1. I have preferred to use Tedlock's "Maker and Modeler" to Sandoval's "Creator and Shaper". Maker and Modeler are closer to the original intent of the original Quiché. They also convey the parallelism found in the Bible where God is referred to in the plural (see KJV Gen. 1: 26, Gen. 3: 22)

2. One should not hastily conclude that the rest of the Popol Vuh oral tradition is corrupt because of their mention of Christianity and using the Latin alphabet to transmit it. There is more evidence in the Popol Vuh itself and in the history of its transmittal to rebut this conclusion than there is evidence to conclude they were somehow coerced or felt obligated to change the narrative to suit the theology of the Christian missionaries. To this very day, Quiché Day Keepers worship Christian figures separately from Mayan figures, each method of worship having its own particular theology and system of rituals, as a "failsafe" of sorts in the event that one system is incomplete and the other is more complete.

3. Tepeu means "king" or "sovereign," from the Náhuatl Tepeuh, tepeuani. The Maya form is ah tepehual. Ah is also an Egyptian prefix for "king" or "pharaoh", such as in Ahkenaten, Ahman Ra, etc.

4. Gucumatz, a serpent covered with green feathers, from the Quiché word guc (kuk in Maya), "green feathers," particularly those of the quetzal, and cumatz, serpent; it is the Quiché version of Kukulcán, the Maya name for Quetzalcoatl, the Toltec king, conqueror, culture hero, and god of Yucatán during the period of the Maya New Empire. The profound Mexican influence in the religion of the Quiché is reflected in this Creator-couple who continue to be invoked throughout the book until the divinity took the bodily form of Tohil, who in Part III is specifically identified with Quetzalcoatl.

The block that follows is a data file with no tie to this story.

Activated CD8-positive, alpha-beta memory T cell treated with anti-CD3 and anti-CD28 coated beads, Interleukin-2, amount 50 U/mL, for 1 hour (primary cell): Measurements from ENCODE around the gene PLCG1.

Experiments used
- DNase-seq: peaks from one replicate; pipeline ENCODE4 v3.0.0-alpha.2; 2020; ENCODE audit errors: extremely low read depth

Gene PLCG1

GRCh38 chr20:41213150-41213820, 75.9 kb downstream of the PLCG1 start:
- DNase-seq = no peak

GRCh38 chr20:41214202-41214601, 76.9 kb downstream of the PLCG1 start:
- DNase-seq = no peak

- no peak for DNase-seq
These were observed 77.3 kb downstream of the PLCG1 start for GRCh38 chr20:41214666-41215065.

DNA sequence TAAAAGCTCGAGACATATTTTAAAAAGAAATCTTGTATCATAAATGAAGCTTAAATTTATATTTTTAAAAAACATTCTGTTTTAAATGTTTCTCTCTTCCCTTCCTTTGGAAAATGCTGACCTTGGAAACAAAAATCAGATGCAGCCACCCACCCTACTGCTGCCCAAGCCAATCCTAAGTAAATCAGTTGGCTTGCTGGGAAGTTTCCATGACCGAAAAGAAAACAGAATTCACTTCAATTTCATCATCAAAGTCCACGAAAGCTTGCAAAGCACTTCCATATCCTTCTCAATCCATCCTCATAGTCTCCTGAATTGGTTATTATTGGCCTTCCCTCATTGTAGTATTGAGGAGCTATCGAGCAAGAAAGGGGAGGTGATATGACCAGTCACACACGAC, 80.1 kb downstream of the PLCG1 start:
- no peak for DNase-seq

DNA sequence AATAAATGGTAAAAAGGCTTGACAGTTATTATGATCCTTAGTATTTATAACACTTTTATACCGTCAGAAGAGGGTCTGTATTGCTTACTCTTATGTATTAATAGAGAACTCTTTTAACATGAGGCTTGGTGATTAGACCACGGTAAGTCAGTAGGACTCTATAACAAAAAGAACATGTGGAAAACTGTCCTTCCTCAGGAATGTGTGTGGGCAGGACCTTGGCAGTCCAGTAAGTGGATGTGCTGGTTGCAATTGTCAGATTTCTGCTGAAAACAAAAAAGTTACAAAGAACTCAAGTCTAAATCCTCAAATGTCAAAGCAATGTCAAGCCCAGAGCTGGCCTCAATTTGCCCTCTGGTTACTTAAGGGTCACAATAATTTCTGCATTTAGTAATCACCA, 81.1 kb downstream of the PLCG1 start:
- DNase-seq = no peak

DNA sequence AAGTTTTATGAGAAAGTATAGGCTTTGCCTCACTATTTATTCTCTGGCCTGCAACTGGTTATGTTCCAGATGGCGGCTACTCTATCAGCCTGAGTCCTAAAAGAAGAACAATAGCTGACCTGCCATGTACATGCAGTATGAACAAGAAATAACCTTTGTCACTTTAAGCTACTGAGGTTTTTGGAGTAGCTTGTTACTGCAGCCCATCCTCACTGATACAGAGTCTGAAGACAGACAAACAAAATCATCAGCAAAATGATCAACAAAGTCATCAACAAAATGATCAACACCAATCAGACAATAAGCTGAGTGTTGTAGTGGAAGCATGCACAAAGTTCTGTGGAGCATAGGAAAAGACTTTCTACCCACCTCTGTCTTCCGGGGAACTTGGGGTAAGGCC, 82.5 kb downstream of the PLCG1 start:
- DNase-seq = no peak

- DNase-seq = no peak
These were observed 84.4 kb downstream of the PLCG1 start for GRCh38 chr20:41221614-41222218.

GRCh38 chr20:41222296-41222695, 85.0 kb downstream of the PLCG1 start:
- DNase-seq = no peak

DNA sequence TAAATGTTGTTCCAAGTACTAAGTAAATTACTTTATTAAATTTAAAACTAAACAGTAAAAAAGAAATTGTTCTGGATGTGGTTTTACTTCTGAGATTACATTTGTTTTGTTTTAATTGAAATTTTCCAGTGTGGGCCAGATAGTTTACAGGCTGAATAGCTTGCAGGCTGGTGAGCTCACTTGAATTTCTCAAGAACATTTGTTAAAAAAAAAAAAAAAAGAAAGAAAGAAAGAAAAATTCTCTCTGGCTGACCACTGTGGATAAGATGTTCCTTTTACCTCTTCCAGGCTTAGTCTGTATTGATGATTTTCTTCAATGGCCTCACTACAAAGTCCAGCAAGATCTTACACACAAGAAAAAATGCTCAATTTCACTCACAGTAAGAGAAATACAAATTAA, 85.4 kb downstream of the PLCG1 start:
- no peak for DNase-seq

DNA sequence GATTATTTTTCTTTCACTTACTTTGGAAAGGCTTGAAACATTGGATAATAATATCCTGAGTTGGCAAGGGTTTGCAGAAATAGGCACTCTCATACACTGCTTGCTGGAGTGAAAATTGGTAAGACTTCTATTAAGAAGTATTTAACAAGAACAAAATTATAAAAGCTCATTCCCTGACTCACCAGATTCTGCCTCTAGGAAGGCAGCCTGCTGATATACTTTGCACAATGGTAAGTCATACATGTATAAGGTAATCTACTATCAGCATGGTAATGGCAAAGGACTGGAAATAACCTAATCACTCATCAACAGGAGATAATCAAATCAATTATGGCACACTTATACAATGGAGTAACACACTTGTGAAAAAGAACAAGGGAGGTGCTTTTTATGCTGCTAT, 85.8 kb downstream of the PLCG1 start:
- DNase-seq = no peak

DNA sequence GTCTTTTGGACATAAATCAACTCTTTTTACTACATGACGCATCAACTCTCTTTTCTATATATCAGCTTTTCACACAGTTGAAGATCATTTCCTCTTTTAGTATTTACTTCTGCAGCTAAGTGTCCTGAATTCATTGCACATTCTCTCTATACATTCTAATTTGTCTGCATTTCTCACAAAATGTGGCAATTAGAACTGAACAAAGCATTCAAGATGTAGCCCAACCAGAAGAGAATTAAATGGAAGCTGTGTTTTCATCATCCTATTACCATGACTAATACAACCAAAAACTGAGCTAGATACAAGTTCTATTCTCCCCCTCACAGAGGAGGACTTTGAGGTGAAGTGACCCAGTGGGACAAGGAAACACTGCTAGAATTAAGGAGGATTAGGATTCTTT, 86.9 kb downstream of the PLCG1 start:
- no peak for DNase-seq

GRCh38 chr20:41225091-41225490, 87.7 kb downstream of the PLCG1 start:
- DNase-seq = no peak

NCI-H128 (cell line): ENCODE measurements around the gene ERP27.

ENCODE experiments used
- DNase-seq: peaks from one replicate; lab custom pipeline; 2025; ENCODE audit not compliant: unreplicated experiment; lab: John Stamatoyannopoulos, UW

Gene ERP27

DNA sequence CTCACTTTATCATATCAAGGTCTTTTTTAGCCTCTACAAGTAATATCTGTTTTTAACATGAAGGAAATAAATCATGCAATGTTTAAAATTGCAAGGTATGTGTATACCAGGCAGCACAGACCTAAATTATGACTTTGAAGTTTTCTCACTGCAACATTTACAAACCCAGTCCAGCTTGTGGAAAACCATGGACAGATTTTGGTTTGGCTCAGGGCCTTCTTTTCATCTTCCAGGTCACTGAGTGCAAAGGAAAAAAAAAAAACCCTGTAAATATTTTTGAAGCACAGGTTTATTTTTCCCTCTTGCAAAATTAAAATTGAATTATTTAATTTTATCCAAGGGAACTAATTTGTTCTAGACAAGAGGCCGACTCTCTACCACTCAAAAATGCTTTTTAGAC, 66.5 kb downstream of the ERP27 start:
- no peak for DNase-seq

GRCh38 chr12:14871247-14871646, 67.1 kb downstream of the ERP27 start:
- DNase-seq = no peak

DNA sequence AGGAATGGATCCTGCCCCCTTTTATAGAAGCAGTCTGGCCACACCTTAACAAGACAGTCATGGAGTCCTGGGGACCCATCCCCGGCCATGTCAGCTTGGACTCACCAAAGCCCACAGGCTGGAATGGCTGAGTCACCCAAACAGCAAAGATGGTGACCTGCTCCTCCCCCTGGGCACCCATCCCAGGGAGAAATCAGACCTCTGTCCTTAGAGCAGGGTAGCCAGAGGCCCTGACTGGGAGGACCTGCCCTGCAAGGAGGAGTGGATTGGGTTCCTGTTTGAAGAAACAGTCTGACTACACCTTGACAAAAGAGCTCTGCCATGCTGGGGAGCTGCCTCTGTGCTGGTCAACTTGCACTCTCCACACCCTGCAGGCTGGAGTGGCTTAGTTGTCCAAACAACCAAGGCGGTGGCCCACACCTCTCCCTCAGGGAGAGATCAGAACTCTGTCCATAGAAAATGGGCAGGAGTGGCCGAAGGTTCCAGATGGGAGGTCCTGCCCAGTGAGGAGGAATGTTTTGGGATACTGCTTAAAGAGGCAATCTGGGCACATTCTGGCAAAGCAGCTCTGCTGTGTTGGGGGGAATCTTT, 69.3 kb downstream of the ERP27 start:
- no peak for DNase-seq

1. Very interesting Rob.

    I think, however, that we need to follow the advice of Brant Gardner and be careful when we compare the Book of Mormon to these later texts of the Maya. Why? Because it is hard to determine exact links between texts and we tend to read things into texts that aren't there when comparing the two.

    However, you certainly have brought up some interesting parallels. I guess it is more than possible that echos of earlier Lamanite and Nephite culture could turn up in these later writings, if only nominally. It is certainly worth investigating further, as other LDS writers have done in the past.

  2. I see where you're coming from, but I'm not as ready as Gardner and others to dismiss Mayan texts so quickly. There are evidences in them that quite clearly show there to be a continuum of Book of Mormon themes. While I respect Gardner's position on the matter, I feel that it's a subject that has been dismissed much too quickly. I think we would be remiss to ignore the few remnants we have of that culture on the basis of judgments about their provenance that may yet be proven incorrect as we uncover more inscriptions and murals in Central America.


We are happy to discuss any and every topic and question. We will give wide berth to a variety of opinions and ideas. The only thing we ask is that you return the favor by respecting our right to believe as we do and by not issuing lengthy, inflammatory diatribes meant to shock and confuse anyone not familiar with LDS teachings. They can certainly get that elsewhere. :)